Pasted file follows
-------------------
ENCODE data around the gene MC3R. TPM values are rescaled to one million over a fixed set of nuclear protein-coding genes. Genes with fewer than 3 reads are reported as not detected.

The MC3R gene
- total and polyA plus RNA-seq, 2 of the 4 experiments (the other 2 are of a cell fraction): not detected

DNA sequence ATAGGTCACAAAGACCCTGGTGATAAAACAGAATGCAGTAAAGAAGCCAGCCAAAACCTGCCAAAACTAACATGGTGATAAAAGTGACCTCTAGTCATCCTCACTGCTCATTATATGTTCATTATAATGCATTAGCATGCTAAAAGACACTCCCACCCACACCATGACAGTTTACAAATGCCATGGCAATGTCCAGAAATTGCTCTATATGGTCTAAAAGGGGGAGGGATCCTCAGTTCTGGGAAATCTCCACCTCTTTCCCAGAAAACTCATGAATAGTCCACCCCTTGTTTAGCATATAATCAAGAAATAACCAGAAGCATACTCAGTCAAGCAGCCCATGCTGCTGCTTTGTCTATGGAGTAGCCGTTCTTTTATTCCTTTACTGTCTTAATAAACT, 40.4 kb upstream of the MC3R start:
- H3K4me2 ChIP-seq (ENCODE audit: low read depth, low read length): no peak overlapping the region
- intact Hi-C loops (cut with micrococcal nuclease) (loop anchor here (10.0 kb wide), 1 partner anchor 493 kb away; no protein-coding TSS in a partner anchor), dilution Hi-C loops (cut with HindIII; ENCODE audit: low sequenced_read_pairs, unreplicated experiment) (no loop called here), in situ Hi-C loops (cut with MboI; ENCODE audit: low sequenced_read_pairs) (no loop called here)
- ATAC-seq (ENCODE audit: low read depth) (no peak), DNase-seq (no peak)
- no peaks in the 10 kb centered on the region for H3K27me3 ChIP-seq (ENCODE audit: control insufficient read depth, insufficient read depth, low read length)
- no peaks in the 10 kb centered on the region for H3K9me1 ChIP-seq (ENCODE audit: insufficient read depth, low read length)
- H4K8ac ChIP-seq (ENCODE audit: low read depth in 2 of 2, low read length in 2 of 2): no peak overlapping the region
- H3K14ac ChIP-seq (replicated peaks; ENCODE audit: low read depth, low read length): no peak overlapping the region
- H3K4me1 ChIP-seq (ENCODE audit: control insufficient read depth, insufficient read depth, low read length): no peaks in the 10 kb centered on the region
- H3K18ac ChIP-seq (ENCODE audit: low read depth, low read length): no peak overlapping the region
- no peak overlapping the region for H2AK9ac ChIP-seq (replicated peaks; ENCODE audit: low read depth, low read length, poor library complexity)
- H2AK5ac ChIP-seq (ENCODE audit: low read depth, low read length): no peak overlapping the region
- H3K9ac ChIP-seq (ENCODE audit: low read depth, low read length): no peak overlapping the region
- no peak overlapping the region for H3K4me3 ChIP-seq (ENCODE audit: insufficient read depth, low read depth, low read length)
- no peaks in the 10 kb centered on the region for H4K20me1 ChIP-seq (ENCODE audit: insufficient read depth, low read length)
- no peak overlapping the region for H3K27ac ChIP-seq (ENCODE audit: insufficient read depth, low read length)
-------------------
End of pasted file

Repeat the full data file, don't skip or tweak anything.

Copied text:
ENCODE data around the gene MC3R. TPM values are rescaled to one million over a fixed set of nuclear protein-coding genes. Genes with fewer than 3 reads are reported as not detected.

The MC3R gene
- total and polyA plus RNA-seq, 2 of the 4 experiments (the other 2 are of a cell fraction): not detected

DNA sequence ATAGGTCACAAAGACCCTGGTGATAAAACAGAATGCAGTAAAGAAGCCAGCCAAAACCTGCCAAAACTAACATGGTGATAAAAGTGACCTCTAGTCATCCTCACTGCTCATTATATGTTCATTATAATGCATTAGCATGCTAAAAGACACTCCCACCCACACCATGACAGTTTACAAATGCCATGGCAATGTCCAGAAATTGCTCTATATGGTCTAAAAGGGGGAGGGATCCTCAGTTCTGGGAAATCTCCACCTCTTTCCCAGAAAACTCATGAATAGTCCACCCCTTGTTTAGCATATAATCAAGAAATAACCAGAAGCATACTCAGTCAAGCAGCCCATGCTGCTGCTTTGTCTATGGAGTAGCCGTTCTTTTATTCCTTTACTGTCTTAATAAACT, 40.4 kb upstream of the MC3R start:
- H3K4me2 ChIP-seq (ENCODE audit: low read depth, low read length): no peak overlapping the region
- intact Hi-C loops (cut with micrococcal nuclease) (loop anchor here (10.0 kb wide), 1 partner anchor 493 kb away; no protein-coding TSS in a partner anchor), dilution Hi-C loops (cut with HindIII; ENCODE audit: low sequenced_read_pairs, unreplicated experiment) (no loop called here), in situ Hi-C loops (cut with MboI; ENCODE audit: low sequenced_read_pairs) (no loop called here)
- ATAC-seq (ENCODE audit: low read depth) (no peak), DNase-seq (no peak)
- no peaks in the 10 kb centered on the region for H3K27me3 ChIP-seq (ENCODE audit: control insufficient read depth, insufficient read depth, low read length)
- no peaks in the 10 kb centered on the region for H3K9me1 ChIP-seq (ENCODE audit: insufficient read depth, low read length)
- H4K8ac ChIP-seq (ENCODE audit: low read depth in 2 of 2, low read length in 2 of 2): no peak overlapping the region
- H3K14ac ChIP-seq (replicated peaks; ENCODE audit: low read depth, low read length): no peak overlapping the region
- H3K4me1 ChIP-seq (ENCODE audit: control insufficient read depth, insufficient read depth, low read length): no peaks in the 10 kb centered on the region
- H3K18ac ChIP-seq (ENCODE audit: low read depth, low read length): no peak overlapping the region
- no peak overlapping the region for H2AK9ac ChIP-seq (replicated peaks; ENCODE audit: low read depth, low read length, poor library complexity)
- H2AK5ac ChIP-seq (ENCODE audit: low read depth, low read length): no peak overlapping the region
- H3K9ac ChIP-seq (ENCODE audit: low read depth, low read length): no peak overlapping the region
- no peak overlapping the region for H3K4me3 ChIP-seq (ENCODE audit: insufficient read depth, low read depth, low read length)
- no peaks in the 10 kb centered on the region for H4K20me1 ChIP-seq (ENCODE audit: insufficient read depth, low read length)
- no peak overlapping the region for H3K27ac ChIP-seq (ENCODE audit: insufficient read depth, low read length)